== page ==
Rare mutations tied to breast, pancreatic cancers: study

Genevra Pittman

Mutations in genes that fix mismatched DNA may put people at extra risk for breast cancer and pancreatic cancer, in addition to their well-known ties to colon and endometrial cancers, a new report suggests.

But close relatives of people with the inherited mutations, known collectively as Lynch syndrome, don’t seem to have any extra cancer risk if they test negative for the defective genes, researchers reported Monday in the Journal of Clinical Oncology.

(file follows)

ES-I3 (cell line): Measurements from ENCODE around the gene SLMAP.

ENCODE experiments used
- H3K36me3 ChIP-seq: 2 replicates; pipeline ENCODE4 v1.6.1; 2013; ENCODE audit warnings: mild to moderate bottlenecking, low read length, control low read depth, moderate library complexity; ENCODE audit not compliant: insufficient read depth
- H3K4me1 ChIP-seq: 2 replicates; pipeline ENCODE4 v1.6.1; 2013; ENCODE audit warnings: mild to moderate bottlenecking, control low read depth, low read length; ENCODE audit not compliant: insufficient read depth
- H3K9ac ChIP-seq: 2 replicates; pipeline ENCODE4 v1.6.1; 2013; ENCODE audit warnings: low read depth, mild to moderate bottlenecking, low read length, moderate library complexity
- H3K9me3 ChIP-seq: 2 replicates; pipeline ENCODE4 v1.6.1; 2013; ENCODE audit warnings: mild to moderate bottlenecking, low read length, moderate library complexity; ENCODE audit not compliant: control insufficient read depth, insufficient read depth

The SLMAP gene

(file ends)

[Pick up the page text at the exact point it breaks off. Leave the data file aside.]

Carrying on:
The mutations “are very rare,” according to Mark Jenkins, from the University of Melbourne. Researchers don’t know exactly how common Lynch syndrome is, in part because people aren’t generally tested unless they have a family history of colon or endometrial cancer.

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